Welcome to a series of what should be a mildly entertaining (possibly at my expense) series of pieces I produce this season using the latest iteration of a popular, now two-decades running baseball simulator: Out of the Park Baseball 20. If you want a quick intro of the game, check out this article.
To be honest, having never used it before, the vastness of OOTP 20 was daunting and intimidating at first, so I summoned the internet’s omniscience for guidance. Unfortunately, the instruction manual wasn’t terribly helpful and the nascence of this release left me to my own devices, as the tutorials for previous versions have likely aged a bit much to invest an hour of my time watching them. So I bravely forged on into the great wide open fields of OOTP 20 on my own to learn how to use this powerful simulation engine.
While the main screen is rather cumbersome, once I figured out how to initiate a standard regular season simulation of the 2019 baseball season, I was on my way... to a dark prediction for my beloved Tigers. Below are the results from my very first simulation and the AL Central standings that ensued.
While the results aren’t overwhelmingly surprising, the American League Central as a whole performed much better than most could expect, with everyone but the Tigers finishing with 70 wins or more.
But results of the initial run of the simulator produced a bit more of interest than just the win-loss records. There’s the #LOLWUT stat of 221 stolen bases for the Royals — which persisted in two subsequent simulations — rivaling the St. Louis Cardinals teams of the 1980s, and the absence of Justin Verlander from the top pitchers list in all three simulations run, due to injury.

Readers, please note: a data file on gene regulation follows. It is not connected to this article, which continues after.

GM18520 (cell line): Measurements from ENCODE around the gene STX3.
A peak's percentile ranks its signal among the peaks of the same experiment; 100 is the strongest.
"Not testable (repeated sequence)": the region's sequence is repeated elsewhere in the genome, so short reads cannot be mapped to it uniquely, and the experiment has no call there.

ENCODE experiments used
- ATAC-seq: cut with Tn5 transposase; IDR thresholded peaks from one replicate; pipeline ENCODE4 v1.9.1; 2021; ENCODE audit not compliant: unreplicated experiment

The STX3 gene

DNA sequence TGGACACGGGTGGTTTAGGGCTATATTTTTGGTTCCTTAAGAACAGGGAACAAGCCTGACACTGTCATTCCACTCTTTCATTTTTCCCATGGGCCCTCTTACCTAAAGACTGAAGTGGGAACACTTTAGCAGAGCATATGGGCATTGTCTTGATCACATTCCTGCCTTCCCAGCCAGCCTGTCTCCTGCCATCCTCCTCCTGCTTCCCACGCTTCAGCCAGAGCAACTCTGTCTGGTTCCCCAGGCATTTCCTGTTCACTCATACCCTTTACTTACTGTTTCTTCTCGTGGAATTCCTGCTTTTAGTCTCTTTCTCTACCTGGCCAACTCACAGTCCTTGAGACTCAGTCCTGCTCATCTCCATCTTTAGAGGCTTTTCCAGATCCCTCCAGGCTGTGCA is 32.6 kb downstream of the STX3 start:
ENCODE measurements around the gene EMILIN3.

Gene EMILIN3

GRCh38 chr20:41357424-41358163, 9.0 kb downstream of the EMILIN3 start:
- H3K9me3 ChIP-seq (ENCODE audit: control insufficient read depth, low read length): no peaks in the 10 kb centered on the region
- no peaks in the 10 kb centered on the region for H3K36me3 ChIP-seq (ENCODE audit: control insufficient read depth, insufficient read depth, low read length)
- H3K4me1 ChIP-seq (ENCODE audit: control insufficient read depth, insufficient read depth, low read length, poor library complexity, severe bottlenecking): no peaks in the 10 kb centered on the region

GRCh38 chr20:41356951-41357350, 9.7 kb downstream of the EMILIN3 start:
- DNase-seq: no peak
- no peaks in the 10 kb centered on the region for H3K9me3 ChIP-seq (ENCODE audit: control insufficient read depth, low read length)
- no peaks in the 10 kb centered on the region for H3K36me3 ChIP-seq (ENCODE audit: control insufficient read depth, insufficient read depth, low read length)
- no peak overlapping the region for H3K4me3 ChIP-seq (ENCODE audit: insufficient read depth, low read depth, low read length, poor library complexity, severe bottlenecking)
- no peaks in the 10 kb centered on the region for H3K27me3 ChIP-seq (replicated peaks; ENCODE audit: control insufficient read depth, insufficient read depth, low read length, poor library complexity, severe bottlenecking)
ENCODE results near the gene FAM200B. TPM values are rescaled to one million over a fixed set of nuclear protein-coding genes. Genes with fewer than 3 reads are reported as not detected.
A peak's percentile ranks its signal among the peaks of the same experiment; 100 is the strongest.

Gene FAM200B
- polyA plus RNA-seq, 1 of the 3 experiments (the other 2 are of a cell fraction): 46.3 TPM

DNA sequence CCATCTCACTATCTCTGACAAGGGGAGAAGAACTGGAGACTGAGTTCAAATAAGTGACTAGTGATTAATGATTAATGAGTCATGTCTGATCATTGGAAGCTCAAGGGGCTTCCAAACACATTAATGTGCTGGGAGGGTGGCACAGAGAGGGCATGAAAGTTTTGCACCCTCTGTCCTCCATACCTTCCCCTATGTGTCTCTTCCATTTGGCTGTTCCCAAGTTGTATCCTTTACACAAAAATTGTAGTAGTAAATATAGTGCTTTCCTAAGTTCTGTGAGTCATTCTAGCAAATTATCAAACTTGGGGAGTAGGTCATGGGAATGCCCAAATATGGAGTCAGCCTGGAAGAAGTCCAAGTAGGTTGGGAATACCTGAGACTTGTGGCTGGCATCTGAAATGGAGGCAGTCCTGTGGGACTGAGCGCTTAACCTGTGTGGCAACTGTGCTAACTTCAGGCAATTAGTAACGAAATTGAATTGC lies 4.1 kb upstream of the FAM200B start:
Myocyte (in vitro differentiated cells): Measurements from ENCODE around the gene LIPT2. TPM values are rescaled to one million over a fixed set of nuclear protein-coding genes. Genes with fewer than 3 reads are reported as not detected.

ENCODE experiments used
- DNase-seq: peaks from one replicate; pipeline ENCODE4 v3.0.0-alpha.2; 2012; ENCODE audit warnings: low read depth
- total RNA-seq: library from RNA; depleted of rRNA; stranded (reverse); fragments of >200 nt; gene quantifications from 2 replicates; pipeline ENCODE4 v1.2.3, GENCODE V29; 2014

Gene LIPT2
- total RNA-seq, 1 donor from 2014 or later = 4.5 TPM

Here are the overall results from the initial 2019 simulation. What do you see in the numbers?
Below are the results for the American League teams.
Below are the top results for individual players on American League teams.
Below are the results for the National League teams.
Below are the top results for individual players on National League teams.
I’ll be running many more simulations this summer, employing a wide assortment of variables as I climb the learning curve and descend down the slope of Dunning-Kruger in my efforts to master this powerful program. Feel free to suggest scenarios for me to run in the comments here, or on Twitter @AdamDubbin or @BlessYouBoys, and I’ll try my best to accommodate your desires.
Just as long as I don’t injure myself somehow along the way.
Out of the Park Baseball is available for purchase at various places on the internet, including their website, on Steam and at something called Origin. Those who purchase the game via these links by March 29 will receive 10 percent off. Bless You Boys received a free download code for this game, but was not asked to provide a review or other content in exchange for the code. We are writing this article (and any future editions) simply because the game is awesome and we support the amazing work Out of the Park Developments does year in and year out.